I found a parking space in a downtown alley which often comes across for me. It smells like fresh piss, but I can hold my breath for a long time and the price is right. Parking garages in San Francisco operate on the rob-me-with-a-gun system, and are so vast that it's easy to lose your car, which is never where you left it when you return. I'm convinced that they move things while I'm busy elsewhere. This alley is presided over by persons of the homeless persuasion who appear out of nowhere and offer to watch my car "to make sure it isn't broken into." Of course they expect remuneration for performing the difficult service of sleeping it off in proximity to my car. It's like going through Customs.
One of them has now set up a Coleman tent on the sidewalk in the alley. Every man's home is his castle. It is no mean trick to be a homeowner with real estate in this city of obscenely inflated housing prices. I can't manage it myself.
Attracted by the sound of my engine, he lifted the canvas flap of his castle and scuttled over. I had no money, having just engaged in a cash transaction with some Girl Scouts in my neighborhood. Girl Scouts do not take credit cards for cookies. I told him that I would take care of him when I returned. After I had completed my errands, I went to an ATM to get bum money. Then I had to spend some to get change because I was damned if I would give him the whole $20. If I am going to spend $20 on liquor, Flip is going to drink it.
I went to the Godiva store and bought myself a diabetic coma. When I returned to my car, a different person of the homeless persuasion approached me for a payoff. I figured he was the other guy's lawyer. As I attempted to get money out of the tiny pocket of my jeans without tweezers, the first watchman slithered out of his tent and reminded me that he was the one guarding my car. I knew that. Contrary to what he may think, all persons of the homeless persuasion do not look alike to me. I inched a few bills out of my pocket and handed them over. Yes, it's graft. He is probably a politician who works for the state. A public servant. But his prices are not as high as the parking garage. However, all was not well in Bumland. He chastised me for not giving his friend money, too. I told him it was all I had. (I had eaten a lot of chocolate. Dark chocolate over candied orange peel. And some truffles. And something else they gave me for buying three truffles.) I like chocolate.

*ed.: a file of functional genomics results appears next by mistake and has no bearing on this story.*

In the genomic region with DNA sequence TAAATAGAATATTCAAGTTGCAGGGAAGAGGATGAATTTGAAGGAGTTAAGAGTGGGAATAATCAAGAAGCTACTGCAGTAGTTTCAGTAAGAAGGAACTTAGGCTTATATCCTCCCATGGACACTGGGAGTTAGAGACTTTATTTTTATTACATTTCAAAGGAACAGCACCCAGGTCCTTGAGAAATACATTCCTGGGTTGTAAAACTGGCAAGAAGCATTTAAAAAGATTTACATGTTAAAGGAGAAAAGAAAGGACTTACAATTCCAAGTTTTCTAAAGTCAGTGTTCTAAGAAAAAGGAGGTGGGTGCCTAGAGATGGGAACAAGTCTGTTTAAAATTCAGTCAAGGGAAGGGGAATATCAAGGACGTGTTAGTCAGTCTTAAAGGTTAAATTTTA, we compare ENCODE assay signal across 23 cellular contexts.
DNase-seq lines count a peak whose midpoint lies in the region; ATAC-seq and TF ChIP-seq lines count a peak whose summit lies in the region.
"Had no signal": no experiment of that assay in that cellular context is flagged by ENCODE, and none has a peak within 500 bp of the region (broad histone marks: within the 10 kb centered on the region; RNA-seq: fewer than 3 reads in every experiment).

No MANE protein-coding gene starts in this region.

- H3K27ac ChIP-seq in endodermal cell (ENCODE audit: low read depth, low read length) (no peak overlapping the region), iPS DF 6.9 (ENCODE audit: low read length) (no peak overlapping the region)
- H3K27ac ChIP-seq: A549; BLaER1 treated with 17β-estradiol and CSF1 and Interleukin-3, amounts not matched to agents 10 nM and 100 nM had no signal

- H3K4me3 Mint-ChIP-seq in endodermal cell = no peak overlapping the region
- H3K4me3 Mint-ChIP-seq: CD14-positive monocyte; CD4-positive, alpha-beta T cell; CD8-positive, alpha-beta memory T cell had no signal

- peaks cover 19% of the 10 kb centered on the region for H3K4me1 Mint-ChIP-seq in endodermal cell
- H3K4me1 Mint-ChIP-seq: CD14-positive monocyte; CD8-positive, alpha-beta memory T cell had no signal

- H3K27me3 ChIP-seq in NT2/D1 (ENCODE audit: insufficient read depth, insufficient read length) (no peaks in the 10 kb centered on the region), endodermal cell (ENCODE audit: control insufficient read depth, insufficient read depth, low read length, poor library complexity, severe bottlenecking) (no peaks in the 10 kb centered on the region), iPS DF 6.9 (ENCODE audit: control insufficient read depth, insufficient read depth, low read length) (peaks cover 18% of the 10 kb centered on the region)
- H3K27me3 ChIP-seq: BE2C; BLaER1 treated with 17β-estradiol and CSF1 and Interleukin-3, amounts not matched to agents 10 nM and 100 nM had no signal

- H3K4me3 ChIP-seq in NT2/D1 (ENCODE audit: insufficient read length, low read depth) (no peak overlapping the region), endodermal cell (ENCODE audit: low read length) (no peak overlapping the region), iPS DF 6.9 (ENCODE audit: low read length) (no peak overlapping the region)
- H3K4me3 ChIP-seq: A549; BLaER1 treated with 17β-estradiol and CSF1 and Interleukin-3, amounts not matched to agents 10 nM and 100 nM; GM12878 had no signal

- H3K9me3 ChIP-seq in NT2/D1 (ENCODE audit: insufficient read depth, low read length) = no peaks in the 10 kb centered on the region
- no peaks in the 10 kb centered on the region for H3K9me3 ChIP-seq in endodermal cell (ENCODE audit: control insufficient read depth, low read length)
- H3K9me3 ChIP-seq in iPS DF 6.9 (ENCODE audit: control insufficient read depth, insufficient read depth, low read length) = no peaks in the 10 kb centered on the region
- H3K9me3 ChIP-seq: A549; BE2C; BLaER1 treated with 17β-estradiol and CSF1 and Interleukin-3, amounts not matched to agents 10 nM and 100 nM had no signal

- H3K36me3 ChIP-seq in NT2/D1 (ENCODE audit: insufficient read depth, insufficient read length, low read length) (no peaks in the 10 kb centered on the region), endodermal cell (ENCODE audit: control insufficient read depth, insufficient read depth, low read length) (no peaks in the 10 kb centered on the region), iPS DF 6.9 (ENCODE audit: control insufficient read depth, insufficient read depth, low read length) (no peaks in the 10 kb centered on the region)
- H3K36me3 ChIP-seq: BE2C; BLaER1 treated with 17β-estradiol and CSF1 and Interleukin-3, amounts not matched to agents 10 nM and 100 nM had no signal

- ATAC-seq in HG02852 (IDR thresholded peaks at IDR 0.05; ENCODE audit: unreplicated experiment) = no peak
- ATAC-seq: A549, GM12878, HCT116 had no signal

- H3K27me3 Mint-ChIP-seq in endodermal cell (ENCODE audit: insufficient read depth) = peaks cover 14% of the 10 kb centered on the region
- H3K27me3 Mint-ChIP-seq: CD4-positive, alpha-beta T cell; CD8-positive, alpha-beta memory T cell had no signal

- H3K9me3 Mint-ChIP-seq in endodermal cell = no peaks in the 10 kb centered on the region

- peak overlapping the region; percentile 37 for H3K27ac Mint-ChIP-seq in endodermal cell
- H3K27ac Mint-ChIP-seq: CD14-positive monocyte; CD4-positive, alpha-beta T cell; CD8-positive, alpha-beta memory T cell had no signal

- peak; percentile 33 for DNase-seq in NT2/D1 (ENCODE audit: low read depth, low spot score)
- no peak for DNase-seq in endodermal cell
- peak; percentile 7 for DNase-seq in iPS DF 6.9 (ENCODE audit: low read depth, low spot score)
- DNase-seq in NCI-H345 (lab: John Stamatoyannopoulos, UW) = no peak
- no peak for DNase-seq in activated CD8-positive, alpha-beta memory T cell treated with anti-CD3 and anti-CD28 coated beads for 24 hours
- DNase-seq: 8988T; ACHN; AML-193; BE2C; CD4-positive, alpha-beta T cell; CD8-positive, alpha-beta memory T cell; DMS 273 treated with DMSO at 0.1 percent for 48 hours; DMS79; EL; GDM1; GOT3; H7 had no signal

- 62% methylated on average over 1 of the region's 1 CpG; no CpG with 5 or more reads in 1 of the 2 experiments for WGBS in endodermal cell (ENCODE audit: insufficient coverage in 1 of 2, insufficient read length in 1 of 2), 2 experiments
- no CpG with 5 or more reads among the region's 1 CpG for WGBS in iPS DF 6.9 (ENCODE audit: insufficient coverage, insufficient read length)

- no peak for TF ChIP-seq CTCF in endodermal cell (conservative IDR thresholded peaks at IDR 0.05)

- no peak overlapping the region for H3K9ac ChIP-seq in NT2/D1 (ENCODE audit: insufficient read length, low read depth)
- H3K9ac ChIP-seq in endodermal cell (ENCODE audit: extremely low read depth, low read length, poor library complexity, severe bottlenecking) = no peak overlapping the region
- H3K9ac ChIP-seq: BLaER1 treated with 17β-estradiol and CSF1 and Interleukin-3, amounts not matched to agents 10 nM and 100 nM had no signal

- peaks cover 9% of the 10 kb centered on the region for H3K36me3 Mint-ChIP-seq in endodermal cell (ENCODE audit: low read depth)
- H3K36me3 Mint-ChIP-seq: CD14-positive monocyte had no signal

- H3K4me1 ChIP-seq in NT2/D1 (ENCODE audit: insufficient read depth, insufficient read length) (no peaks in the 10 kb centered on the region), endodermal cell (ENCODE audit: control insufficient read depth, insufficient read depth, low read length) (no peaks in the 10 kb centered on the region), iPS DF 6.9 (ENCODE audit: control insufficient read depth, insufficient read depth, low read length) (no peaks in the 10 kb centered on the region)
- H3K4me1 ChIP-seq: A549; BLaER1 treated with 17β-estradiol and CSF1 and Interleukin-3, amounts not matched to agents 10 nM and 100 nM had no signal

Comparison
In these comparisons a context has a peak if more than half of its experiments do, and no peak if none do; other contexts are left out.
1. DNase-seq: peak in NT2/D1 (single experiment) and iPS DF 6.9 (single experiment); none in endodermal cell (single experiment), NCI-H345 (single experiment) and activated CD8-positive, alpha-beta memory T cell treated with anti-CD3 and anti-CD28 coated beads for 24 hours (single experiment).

Flip suggested that we buy a case of vodka and take it to the tent dweller.
"Are you expecting a dinner invitation?" I asked. He assured me that he wasn't. He just thought it would be a nice thing to do. Flip would give away the clothes on his back if allowed. He has always been so generous that it makes me feel stingy by comparison. I stopped storing quarter rolls in the car after watching him scoop out handfuls at red lights for people who were too drunk to stand up. I feel bad for those less fortunate. I do. But if we run out of quarters, we cannot park our car at meters and there is almost no unmetered parking in the city. Parking tickets are ubiquitous and obscenely expensive.
I would gladly buy a meal for someone who needs one, and have done so many times. But I cannot bring myself to donate money for booze or drugs. Flip assured me that he wouldn't buy the most expensive vodka. Which was not exactly the point. I told him we were making assumptions. They probably are all drunks, but with so many vices to choose from, we don't know for sure which particular one did them in. I may not choose to give them all our money, but I don't want to hurt their feelings either. If I were a crackhead, for instance, and someone offered me liquor, I would be offended. And vice versa. I think you need to know what people really like if you are going to bring them a hostess gift.